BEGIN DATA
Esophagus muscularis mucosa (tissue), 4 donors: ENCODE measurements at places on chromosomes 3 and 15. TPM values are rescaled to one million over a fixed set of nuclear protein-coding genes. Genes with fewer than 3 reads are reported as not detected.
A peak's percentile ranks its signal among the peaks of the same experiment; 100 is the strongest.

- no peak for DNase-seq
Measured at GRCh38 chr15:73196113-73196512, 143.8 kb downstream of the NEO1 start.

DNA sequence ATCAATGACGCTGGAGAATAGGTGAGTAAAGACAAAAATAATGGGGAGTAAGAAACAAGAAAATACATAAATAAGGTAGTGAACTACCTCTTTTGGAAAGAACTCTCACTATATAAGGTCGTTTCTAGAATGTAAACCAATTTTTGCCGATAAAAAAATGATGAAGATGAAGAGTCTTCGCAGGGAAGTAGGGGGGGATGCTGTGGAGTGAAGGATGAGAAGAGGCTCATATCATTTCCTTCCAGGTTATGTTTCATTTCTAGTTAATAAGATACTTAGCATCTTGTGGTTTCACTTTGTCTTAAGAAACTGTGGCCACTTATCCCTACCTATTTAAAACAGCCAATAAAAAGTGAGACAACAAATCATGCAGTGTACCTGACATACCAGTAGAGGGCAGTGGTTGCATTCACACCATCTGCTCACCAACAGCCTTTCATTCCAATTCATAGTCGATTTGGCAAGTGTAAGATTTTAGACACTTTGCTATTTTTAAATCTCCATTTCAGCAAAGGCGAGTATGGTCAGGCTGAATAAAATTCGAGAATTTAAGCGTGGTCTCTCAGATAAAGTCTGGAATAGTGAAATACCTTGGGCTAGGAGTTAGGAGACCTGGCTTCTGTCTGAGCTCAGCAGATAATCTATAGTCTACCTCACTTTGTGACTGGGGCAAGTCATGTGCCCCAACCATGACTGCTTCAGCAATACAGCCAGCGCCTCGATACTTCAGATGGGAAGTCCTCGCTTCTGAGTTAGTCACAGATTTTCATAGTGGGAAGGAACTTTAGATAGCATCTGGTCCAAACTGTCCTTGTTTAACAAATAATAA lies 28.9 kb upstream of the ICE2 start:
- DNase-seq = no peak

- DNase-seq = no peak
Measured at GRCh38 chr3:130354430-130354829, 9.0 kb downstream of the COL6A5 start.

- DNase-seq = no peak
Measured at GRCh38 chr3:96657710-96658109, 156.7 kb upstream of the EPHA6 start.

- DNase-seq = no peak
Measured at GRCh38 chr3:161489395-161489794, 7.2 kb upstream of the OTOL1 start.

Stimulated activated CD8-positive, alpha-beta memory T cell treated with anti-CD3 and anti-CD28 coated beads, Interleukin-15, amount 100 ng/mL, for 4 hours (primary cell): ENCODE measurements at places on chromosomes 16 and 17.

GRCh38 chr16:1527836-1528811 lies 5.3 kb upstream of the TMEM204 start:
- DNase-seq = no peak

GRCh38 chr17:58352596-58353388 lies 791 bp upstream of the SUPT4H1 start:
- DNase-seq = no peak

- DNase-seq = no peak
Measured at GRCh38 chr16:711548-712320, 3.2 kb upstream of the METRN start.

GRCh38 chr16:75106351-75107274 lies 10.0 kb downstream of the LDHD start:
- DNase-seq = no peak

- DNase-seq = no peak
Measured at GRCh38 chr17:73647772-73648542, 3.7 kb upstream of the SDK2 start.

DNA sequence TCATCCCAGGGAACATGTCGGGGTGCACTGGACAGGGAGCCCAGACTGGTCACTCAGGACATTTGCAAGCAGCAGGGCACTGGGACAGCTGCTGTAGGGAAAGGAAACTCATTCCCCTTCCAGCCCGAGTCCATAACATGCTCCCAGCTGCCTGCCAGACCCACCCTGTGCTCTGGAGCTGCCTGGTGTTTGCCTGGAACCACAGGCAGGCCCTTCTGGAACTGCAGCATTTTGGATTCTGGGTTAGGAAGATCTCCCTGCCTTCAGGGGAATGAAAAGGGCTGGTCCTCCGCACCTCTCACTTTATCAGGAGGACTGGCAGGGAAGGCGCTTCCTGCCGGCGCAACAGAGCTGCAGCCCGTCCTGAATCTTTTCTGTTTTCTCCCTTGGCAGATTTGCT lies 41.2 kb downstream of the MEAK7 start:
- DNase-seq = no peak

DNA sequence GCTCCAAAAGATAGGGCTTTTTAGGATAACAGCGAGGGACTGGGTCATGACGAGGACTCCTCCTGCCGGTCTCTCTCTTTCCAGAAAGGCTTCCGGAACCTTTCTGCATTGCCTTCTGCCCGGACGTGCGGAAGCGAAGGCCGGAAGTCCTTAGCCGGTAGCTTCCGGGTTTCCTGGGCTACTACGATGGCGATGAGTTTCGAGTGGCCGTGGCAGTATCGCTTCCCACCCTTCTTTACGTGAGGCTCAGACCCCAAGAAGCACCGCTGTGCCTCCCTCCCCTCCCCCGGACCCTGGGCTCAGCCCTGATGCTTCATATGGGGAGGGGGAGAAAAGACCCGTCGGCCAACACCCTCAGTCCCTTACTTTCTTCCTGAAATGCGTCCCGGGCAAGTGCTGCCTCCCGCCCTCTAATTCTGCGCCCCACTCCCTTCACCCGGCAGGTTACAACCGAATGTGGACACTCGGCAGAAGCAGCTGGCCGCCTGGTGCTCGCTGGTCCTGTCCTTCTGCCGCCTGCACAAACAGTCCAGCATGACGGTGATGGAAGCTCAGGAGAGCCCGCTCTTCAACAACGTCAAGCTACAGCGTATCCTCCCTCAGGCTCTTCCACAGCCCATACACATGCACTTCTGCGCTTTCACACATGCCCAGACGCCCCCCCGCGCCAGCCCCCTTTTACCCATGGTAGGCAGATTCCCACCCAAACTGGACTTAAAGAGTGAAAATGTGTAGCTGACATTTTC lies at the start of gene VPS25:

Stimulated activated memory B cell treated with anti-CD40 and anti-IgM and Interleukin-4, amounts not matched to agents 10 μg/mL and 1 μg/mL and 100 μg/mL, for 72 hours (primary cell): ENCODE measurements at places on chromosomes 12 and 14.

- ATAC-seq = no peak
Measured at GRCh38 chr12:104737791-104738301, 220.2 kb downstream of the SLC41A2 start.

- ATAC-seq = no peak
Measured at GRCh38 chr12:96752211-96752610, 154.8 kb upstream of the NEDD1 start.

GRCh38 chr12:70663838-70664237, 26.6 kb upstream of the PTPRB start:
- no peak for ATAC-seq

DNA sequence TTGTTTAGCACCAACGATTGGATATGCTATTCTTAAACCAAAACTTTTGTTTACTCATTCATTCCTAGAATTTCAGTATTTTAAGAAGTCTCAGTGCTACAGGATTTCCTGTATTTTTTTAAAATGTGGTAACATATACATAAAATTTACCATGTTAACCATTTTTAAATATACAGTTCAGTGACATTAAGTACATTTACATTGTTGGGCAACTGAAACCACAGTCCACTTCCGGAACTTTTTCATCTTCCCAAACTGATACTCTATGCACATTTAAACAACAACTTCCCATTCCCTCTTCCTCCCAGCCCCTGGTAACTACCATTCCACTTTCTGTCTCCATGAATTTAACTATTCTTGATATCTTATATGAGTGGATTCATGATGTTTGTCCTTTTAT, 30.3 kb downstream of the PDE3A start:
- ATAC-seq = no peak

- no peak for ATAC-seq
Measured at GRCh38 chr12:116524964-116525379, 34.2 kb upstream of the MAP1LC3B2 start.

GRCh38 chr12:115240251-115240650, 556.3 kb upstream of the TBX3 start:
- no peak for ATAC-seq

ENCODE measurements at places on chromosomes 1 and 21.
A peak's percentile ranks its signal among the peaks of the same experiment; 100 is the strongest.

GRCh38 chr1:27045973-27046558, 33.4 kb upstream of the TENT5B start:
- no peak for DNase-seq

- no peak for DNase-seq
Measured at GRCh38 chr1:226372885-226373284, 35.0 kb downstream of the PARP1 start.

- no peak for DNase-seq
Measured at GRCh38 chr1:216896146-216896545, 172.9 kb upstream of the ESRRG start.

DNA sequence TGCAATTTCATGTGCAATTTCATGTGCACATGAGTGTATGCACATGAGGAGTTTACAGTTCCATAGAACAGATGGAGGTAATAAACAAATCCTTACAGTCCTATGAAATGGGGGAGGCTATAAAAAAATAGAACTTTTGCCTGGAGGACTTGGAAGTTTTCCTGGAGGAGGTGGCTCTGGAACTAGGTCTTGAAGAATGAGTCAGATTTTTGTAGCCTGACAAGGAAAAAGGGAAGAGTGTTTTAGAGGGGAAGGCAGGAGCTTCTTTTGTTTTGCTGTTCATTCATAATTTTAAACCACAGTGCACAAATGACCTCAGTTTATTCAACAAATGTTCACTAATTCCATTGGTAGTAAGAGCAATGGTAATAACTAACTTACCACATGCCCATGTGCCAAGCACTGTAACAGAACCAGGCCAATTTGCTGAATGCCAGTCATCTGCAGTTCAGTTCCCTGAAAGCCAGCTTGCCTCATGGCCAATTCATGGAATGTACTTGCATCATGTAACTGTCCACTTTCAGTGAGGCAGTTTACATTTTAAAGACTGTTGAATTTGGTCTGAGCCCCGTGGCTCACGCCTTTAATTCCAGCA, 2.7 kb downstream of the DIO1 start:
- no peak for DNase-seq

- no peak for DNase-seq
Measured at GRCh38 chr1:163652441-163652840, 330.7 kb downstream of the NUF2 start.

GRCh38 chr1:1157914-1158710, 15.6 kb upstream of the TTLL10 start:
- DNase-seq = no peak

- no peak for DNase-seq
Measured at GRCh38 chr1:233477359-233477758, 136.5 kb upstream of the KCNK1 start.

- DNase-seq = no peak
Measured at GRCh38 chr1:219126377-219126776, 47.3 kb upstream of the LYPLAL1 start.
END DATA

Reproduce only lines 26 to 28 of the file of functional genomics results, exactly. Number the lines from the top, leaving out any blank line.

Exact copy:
DNA sequence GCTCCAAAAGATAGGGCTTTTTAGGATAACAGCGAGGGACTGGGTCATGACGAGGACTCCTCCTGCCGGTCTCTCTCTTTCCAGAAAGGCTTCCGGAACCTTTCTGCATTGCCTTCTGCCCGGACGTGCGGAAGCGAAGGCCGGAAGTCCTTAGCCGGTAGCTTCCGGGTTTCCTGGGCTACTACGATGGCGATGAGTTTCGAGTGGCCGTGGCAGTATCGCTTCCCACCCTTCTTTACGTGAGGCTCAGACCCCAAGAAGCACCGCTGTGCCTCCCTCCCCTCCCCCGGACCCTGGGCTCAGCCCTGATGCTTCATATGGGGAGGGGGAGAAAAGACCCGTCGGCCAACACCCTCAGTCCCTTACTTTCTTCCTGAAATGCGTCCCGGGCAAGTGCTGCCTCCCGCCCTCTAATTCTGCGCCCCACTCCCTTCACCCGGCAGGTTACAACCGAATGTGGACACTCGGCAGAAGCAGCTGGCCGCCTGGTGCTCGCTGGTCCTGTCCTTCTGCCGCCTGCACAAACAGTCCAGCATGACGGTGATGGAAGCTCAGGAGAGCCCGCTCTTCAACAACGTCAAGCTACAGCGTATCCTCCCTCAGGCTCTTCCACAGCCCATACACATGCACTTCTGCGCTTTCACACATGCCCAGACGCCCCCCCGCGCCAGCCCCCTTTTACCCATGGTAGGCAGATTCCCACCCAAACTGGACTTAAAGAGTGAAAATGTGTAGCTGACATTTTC lies at the start of gene VPS25:

Stimulated activated memory B cell treated with anti-CD40 and anti-IgM and Interleukin-4, amounts not matched to agents 10 μg/mL and 1 μg/mL and 100 μg/mL, for 72 hours (primary cell): ENCODE measurements at places on chromosomes 12 and 14.

- ATAC-seq = no peak